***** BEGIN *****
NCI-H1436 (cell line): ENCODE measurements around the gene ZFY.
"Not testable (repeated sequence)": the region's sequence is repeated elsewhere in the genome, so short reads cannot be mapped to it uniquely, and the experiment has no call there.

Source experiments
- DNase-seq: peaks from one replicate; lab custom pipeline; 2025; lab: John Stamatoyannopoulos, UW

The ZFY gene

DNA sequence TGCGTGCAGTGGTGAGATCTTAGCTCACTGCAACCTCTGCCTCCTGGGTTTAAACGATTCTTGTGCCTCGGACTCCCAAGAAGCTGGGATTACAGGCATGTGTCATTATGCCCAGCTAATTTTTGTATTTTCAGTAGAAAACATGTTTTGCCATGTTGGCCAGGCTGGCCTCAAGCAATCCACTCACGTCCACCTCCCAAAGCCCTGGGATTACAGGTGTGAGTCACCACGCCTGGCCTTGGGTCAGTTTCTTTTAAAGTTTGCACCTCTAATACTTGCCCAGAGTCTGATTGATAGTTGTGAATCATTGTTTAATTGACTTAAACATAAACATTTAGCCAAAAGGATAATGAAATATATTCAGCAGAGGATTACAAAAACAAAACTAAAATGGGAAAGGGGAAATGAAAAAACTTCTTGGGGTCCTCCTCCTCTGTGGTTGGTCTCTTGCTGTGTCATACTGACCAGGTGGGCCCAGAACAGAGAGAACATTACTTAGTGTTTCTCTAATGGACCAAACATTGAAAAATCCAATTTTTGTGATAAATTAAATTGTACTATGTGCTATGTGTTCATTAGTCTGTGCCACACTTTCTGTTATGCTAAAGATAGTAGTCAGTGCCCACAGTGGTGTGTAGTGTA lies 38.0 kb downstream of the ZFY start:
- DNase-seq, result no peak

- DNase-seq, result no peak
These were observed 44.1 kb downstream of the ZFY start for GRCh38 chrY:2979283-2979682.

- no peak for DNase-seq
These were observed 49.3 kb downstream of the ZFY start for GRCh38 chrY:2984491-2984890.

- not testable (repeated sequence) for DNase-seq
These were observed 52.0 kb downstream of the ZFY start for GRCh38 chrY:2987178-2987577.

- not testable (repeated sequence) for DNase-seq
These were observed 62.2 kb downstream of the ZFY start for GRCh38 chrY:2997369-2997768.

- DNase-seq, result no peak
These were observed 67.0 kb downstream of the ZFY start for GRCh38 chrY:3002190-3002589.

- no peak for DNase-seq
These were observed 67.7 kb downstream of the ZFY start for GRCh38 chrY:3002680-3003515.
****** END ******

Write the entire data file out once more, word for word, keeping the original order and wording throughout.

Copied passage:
NCI-H1436 (cell line): ENCODE measurements around the gene ZFY.
"Not testable (repeated sequence)": the region's sequence is repeated elsewhere in the genome, so short reads cannot be mapped to it uniquely, and the experiment has no call there.

Source experiments
- DNase-seq: peaks from one replicate; lab custom pipeline; 2025; lab: John Stamatoyannopoulos, UW

The ZFY gene

DNA sequence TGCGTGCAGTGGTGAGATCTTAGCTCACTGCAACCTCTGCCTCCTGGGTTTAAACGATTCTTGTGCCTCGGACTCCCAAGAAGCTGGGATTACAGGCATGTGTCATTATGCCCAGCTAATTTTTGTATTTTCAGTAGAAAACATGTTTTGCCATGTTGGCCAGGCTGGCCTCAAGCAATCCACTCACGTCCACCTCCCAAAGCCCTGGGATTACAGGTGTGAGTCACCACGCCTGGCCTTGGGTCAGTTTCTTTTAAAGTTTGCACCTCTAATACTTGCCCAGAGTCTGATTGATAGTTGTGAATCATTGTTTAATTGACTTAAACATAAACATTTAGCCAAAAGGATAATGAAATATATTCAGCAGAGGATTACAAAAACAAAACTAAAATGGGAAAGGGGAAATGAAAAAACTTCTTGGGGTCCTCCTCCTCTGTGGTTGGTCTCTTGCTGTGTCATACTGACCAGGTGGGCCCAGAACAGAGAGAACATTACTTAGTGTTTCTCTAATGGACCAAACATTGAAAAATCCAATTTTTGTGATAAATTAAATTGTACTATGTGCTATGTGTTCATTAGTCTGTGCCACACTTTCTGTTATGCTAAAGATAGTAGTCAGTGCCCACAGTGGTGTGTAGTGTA lies 38.0 kb downstream of the ZFY start:
- DNase-seq, result no peak

- DNase-seq, result no peak
These were observed 44.1 kb downstream of the ZFY start for GRCh38 chrY:2979283-2979682.

- no peak for DNase-seq
These were observed 49.3 kb downstream of the ZFY start for GRCh38 chrY:2984491-2984890.

- not testable (repeated sequence) for DNase-seq
These were observed 52.0 kb downstream of the ZFY start for GRCh38 chrY:2987178-2987577.

- not testable (repeated sequence) for DNase-seq
These were observed 62.2 kb downstream of the ZFY start for GRCh38 chrY:2997369-2997768.

- DNase-seq, result no peak
These were observed 67.0 kb downstream of the ZFY start for GRCh38 chrY:3002190-3002589.

- no peak for DNase-seq
These were observed 67.7 kb downstream of the ZFY start for GRCh38 chrY:3002680-3003515.